After moving to Seattle just over two years ago from Florida, I felt like I was in a new world of year-around activities. The weather is mild — Florida-like thunderstorms are incredibly rare. You can always throw on a jacket and head to the mountains, the water, a plethora of tourist sites, and, of course, a number of gems in our thriving food scene. Traveler’s Tip: Unless you’re visiting in the summer, come prepared with a hooded rain jacket. Leave your umbrellas at home, or you’ll stick out like a sore thumb!
Read on for our local’s guide to Seattle!
Pike Place Market
This is what everyone pictures when they think of Seattle. Fish throwing, incredibly beautiful and cheap fresh flowers, seasonal fruit samples, the gum wall, and Rachel the pig. Across the street, you’ll find the original Starbucks, Sur La Table, Piroshky Piroshky Bakery, Beecher’s Handmade Cheese, and Le Panier to name just a few. Don’t forget to stroll through Post Alley for Pike Place Chowder (I always get the seafood bisque) and Rachel’s Ginger Beer. Be prepared to walk slowly and stand in long lines any time other than the winter. It’s worth it.
Tip: Park in the garage across the street from the Aquarium on Alaskan Way. The elevator takes you straight up to a side entrance.
Pike Place Market, 1st Ave and Pike Street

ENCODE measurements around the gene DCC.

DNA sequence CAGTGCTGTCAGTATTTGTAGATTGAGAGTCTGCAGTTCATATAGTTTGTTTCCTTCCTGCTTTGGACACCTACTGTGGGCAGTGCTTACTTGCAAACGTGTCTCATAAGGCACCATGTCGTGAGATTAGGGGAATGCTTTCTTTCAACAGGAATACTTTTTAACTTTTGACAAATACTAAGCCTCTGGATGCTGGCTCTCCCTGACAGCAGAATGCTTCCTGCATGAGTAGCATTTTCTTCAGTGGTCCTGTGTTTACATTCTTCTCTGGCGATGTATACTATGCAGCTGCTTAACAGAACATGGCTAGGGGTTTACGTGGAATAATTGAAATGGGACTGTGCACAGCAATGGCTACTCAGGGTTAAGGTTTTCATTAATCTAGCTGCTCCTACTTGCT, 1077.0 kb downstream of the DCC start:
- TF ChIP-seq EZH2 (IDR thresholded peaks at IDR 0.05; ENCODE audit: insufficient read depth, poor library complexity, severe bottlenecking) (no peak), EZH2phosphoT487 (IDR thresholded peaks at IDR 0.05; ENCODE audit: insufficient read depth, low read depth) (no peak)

Seattle Public Library
This public library will blow you away. The wild architecture carries throughout, with areas that are solid red and neon green escalators. There are great vantage points when you take the elevator to the top level. You can even do a free self-guided cell phone tour. If you have kids, take them on a tour and end up in the huge children’s area on the bottom floor.
Seattle Public Library, 1000 Fourth Ave
Ferry to Bainbridge
Watching downtown Seattle fade in the distance as you make your way to Bainbridge Island is a sight you don’t want to miss. The ferry itself is a great experience, especially if you drive a car onto it. If it’s cold or rainy, you can grab a booth inside to stay warm and dry. While in Bainbridge, there is a nice shopping strip, and Fay Bainbridge Park at the north end of the island has a great beach and playground. On a clear day, it also has a great view of Mount Rainier.
Ferry to Bainbridge, Pier 52
Tom Douglas does delicious pizza. Share a starter and choose from a handful of Tom’s pizza topping combinations, like penn cove clams, pancetta tesa, lemon thyme. It’s a new, very delicious, world.
Serious Pie, 316 Virginia St
Head to the top of the Space Needle, catch a festival, eat great local food at a food truck or in the Armory, and watch people get drenched at the International Fountain. It’s especially beautiful in the summer. Grab a spot in the grass to eat your lunch and have a calm moment. (This is also the location of the new Chihuly Glass Garden, the Pacific Science Center, The Children’s Museum, Experience Music Project, and the Key Arena.)
Tip: We recommend parking at the 5th Ave N Parking Garage by the Bill and Melinda Gates Foundation.
Seattle Center, 5th Ave N and Mercer St
I think this quote explains it: “…it is the Filson ideal and policy to produce only the best in Outdoor Clothes that it is possible to manufacture.” -Clinton C. Filson in his 1926 catalog. If you don’t have the cash commitment for their amazing bags or clothing, the store itself is beautifully crafted and worth a visit.